The painter must have stood close to today’s Šafárikovo Square. From there, he captured the two most dominant markers of Bratislava: St Martin’s Cathedral and the castle, the silhouette of which was then still marked by the devastating fire of 1811.
The look of the Bratislava Castle has changed several times in the course of the centuries. One of its oldest portraits dates back to the 14th century. It is a part of the Vienna pictorial chronicle and, apart from the castle’s appearance, it also captures an interesting event. In 1052, German Emperor Henrich III lay siege to the castle for whole eight weeks. Ships anchored on the Danube cannonading at the city defenders posed a huge danger. When the situation seemed already lost, one Bratislava fisherman came and offered to swim at night to enemy ships and bore holes in them. He managed to do so, thus the ships sank and the city was saved.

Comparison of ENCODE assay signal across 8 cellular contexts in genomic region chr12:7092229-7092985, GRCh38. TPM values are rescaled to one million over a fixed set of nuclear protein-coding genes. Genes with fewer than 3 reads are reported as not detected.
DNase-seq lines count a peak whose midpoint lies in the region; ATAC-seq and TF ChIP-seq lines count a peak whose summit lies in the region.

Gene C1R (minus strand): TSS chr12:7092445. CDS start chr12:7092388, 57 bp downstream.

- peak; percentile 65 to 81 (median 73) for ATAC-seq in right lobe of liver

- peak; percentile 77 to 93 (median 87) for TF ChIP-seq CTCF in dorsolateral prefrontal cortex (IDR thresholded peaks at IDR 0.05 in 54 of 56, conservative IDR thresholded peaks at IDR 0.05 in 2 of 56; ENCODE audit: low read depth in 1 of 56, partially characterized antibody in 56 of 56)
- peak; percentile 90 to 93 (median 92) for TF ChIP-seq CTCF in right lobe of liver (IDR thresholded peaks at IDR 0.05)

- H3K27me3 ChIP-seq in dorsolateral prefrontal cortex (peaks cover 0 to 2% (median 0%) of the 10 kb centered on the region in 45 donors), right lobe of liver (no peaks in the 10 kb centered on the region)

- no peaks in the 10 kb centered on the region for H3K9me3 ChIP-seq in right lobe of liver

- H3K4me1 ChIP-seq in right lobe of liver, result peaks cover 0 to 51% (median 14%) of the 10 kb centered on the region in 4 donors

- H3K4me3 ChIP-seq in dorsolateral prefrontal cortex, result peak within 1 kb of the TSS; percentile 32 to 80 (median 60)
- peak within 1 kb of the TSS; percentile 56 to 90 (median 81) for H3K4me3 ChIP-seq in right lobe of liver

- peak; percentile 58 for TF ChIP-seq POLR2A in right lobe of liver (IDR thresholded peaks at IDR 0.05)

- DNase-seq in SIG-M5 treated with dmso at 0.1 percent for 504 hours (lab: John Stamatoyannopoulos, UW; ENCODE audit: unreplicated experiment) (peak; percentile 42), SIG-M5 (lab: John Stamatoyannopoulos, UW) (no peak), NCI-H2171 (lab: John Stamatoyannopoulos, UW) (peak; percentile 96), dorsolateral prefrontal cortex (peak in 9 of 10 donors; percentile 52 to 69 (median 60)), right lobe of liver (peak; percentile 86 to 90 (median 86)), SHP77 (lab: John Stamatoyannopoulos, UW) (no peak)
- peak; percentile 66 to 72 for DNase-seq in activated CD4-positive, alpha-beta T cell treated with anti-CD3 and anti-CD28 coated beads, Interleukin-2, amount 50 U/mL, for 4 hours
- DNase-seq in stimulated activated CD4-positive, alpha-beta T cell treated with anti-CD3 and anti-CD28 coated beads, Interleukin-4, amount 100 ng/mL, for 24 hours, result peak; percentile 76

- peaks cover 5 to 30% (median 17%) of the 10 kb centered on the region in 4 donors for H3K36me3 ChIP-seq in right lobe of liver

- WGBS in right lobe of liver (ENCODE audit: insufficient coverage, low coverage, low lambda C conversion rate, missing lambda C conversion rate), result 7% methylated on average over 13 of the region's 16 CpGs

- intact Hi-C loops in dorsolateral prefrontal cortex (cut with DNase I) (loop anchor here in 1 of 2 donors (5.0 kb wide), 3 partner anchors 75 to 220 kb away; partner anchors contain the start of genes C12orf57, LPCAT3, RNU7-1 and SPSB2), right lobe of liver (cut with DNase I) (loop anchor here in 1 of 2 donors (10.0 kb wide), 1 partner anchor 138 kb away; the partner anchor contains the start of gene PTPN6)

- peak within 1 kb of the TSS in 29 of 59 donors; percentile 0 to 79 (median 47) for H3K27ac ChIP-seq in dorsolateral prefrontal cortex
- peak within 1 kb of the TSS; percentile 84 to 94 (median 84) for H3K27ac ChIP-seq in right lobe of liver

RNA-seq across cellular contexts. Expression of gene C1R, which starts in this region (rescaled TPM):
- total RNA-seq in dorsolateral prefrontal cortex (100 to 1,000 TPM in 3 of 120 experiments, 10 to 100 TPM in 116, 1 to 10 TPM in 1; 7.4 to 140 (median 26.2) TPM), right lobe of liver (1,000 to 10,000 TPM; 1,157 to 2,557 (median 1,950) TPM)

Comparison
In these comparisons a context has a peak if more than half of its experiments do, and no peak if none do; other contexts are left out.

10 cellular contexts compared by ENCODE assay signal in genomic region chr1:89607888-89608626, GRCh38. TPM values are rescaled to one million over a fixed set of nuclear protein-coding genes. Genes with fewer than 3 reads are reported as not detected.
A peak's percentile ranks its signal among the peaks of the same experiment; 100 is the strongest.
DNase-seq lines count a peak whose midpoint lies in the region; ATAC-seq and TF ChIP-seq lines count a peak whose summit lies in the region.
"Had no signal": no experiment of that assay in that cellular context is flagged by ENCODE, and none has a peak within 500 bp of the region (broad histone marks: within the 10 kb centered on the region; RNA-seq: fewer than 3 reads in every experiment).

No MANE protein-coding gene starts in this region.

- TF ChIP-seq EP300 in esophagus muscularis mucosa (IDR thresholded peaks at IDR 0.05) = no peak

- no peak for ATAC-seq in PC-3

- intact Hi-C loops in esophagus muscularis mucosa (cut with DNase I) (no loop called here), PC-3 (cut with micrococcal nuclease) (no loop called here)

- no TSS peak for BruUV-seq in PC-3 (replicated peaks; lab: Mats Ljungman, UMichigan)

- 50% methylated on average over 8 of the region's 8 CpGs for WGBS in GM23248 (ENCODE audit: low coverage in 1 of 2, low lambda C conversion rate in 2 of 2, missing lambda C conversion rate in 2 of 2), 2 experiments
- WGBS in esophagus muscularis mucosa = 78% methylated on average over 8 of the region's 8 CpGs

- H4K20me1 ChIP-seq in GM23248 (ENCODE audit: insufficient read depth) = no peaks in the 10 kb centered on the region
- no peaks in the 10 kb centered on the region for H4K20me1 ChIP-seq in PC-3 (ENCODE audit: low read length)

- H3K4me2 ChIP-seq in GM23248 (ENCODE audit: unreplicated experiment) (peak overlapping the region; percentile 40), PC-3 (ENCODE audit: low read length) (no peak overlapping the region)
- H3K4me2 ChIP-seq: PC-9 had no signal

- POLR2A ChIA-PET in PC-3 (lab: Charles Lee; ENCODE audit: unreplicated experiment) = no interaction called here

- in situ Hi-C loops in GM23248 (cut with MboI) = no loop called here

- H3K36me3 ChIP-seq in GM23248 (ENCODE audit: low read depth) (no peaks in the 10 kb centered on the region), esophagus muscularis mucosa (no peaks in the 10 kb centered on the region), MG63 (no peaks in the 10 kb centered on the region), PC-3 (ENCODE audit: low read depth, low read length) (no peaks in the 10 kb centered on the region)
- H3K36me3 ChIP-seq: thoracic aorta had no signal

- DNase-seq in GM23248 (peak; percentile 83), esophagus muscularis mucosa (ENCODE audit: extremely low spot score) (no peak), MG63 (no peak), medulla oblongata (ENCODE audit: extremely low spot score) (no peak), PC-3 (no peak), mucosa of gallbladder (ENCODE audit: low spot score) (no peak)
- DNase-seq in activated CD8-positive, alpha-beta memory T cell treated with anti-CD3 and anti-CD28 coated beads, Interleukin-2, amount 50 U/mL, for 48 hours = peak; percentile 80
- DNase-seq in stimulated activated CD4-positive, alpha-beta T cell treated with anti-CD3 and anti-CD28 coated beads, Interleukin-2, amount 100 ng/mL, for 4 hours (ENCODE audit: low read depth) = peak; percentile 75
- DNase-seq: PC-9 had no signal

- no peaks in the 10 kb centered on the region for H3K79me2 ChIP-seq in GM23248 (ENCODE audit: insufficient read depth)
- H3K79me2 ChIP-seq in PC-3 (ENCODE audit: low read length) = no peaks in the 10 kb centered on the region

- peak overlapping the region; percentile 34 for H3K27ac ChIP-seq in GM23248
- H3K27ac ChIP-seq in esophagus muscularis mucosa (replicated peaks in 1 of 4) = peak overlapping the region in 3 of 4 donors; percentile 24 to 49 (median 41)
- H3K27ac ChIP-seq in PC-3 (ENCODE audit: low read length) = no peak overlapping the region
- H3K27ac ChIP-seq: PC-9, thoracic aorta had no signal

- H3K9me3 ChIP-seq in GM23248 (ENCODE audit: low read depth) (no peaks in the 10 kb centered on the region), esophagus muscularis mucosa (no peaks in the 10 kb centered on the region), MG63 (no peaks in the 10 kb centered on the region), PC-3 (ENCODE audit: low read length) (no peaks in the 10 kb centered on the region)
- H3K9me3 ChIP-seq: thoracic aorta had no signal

It is interesting to note that the men in charge of Bratislava defence had to search long for someone who could swim well. A good swimmer was probably a rarity then.
By Branislav Chovan
12. Oct 2015 at 7:10